According to Moody, the Ba3 ratings reflect Nigeria’s strong economic resilience and strength, which are underpinned by its vast hydrocarbon wealth, its relatively large size and developed non-energy sector, but offset by significant infrastructure needs; evolving governance structures which form a key challenge for Nigeria’s institutional strength.

Nigeria’s moderate event risk due to the heightened security conditions in the north of the country; Nigeria’s fiscal assets in its excess crude account have risen to about $8.4 billion in October 2012, which provides a reasonable fiscal buffer; Nigeria’s external reserve buffers have also been strengthening on the back of high oil prices and strong exports.

The ratings agencies said the stable outlook assumes that the government will continue to pursue its reforms, thereby helping to support strong economic growth, and that there will be no worsening of political tensions and no significant return of insurgency in the Niger Delta.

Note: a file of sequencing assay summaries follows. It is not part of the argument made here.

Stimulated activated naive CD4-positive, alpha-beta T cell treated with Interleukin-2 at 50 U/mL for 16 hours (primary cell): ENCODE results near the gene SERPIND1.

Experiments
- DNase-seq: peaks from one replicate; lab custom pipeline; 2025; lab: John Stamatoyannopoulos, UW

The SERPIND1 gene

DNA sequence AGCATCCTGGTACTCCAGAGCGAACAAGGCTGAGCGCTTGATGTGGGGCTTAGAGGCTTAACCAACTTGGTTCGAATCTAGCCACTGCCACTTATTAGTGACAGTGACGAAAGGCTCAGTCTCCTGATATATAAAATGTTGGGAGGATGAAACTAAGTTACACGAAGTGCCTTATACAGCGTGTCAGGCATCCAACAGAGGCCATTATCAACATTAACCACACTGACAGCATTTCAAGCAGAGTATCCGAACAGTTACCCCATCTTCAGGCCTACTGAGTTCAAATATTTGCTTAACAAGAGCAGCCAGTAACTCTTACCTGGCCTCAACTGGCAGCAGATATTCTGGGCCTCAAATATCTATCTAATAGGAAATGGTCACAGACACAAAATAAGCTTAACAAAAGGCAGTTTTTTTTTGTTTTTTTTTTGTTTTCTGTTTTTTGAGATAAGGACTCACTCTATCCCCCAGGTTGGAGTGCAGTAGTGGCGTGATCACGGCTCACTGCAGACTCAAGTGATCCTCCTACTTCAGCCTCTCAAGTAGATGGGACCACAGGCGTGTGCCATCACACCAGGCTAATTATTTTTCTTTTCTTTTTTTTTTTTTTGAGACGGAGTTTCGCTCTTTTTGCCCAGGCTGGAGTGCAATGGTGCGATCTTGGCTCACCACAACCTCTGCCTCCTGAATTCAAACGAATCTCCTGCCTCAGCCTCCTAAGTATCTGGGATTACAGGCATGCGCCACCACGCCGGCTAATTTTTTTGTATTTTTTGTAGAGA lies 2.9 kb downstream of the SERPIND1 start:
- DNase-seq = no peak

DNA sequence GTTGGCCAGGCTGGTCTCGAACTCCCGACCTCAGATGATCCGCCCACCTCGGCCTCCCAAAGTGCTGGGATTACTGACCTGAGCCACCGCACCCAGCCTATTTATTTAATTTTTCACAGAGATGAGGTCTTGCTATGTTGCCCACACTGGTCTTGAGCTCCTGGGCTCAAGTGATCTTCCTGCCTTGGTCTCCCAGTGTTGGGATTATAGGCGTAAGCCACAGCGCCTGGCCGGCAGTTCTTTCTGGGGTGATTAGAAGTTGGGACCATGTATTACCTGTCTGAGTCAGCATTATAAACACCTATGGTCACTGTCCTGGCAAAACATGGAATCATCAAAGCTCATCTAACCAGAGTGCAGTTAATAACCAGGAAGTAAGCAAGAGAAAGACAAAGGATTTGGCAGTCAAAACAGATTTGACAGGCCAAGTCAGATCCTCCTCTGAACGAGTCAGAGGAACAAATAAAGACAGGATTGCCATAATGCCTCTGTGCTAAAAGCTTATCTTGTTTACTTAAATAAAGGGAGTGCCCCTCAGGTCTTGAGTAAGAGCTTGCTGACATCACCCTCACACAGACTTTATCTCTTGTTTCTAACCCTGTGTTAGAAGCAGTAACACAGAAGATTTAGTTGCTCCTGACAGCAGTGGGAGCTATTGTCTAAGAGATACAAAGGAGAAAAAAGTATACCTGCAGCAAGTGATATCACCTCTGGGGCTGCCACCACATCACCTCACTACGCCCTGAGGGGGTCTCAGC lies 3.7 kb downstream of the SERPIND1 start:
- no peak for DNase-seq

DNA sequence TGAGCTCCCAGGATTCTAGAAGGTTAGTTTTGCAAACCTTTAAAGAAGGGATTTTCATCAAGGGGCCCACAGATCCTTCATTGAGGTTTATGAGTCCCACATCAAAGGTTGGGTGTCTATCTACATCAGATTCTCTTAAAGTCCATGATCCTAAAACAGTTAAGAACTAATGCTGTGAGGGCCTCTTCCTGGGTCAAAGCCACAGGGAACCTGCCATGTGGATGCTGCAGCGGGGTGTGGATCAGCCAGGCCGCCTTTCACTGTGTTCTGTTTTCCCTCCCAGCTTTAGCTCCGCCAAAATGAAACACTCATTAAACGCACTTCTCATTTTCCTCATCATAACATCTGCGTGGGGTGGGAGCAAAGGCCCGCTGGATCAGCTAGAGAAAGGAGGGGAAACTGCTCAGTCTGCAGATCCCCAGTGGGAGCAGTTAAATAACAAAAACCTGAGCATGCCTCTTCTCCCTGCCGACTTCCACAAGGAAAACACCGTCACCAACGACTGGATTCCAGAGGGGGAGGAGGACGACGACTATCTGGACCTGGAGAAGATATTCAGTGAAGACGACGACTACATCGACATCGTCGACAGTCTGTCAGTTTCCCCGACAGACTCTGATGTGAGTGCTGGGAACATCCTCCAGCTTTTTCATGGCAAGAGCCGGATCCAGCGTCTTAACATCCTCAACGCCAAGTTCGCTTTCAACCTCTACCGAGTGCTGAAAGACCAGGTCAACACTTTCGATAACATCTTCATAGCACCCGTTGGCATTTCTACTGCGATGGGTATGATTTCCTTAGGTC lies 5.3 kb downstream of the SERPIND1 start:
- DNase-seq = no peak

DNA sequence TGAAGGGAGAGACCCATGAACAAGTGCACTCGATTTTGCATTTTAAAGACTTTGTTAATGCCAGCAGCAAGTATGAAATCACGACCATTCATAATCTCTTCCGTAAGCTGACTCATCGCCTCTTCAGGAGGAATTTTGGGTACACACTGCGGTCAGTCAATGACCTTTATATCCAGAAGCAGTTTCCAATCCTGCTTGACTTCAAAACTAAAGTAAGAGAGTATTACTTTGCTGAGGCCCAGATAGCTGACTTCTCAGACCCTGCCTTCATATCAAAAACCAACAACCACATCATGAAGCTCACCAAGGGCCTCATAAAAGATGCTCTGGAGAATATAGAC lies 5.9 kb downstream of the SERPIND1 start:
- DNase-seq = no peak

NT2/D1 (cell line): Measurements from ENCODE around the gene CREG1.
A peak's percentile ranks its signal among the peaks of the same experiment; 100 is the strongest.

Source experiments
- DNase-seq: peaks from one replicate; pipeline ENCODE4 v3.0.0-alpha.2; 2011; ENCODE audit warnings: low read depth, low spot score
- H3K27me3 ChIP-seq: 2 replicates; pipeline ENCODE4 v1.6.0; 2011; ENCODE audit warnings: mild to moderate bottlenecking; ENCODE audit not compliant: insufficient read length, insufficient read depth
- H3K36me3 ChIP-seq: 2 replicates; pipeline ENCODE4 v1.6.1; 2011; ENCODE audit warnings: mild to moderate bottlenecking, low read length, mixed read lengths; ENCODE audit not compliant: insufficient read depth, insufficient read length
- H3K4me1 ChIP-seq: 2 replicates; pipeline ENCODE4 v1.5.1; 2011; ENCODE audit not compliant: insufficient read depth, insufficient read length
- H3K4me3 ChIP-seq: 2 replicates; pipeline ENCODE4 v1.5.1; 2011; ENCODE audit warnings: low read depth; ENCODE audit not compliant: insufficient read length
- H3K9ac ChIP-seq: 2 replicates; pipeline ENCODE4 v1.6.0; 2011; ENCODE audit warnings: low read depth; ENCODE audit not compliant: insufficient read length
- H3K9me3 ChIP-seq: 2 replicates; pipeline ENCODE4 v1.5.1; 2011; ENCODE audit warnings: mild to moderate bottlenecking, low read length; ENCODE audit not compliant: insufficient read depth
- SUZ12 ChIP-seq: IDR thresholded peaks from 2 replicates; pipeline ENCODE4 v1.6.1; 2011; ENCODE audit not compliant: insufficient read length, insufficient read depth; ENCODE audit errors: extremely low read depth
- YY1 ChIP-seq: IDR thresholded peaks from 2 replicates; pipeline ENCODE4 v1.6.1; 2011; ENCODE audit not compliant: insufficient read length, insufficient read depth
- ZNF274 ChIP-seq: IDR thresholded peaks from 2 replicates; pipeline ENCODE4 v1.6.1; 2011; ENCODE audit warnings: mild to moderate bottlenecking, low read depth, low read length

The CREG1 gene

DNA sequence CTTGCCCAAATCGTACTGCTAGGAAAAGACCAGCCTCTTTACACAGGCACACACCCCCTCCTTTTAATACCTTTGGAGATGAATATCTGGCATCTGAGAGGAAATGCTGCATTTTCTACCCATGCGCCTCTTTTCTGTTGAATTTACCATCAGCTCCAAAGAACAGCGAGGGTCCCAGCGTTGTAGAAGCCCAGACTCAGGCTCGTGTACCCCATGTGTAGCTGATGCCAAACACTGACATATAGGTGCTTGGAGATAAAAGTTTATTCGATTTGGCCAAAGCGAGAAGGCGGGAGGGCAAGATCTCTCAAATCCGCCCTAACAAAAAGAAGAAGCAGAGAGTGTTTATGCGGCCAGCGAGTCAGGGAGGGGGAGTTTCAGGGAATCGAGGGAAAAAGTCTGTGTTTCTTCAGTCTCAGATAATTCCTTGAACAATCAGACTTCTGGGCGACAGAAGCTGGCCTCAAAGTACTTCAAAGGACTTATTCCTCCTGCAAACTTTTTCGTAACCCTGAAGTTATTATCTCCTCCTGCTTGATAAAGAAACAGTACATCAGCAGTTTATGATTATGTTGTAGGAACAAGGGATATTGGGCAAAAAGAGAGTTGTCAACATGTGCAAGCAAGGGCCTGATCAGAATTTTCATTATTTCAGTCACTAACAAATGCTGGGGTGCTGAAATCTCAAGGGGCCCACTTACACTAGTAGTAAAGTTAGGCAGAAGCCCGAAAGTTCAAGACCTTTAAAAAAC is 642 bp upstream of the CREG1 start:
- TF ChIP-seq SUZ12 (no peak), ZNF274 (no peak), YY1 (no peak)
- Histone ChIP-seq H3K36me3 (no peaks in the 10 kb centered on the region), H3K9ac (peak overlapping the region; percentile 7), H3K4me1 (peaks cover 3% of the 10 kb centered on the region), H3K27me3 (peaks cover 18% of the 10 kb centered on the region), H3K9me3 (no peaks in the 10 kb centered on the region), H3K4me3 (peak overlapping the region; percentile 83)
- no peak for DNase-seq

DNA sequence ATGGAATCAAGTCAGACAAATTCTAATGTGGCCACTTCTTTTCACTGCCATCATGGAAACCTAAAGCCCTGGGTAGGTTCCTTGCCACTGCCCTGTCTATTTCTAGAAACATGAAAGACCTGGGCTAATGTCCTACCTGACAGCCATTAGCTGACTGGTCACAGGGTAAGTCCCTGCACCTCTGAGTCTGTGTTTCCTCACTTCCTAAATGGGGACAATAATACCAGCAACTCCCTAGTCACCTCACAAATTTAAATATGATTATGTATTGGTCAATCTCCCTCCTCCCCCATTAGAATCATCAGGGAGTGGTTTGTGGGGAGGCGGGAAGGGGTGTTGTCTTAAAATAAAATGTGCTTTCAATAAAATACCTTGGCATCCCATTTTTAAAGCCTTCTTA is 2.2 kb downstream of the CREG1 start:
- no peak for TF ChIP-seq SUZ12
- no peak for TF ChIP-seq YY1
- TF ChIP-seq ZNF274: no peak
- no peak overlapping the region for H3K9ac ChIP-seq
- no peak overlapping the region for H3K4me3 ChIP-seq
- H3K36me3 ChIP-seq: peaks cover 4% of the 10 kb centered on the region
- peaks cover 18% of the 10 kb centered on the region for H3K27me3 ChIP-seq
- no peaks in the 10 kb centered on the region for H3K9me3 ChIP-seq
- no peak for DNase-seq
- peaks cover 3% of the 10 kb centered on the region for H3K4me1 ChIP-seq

Standard & Poor’s Ratings Services said it has raised its long-term foreign and local currency sovereign credit ratings on Nigeria to ‘BB-’ from ‘B+’. It said: “At the same time we affirmed the ‘B’ foreign- and local-currency short-term ratings. We raised the long-term national scale rating to ‘ngAA-’ from ‘ngA+’. We affirmed the short-term national scale rating at ‘ngA-1’. We revised the transfer and convertibility (T&C) assessment to ‘BB-’ from B+. The outlook is stable”.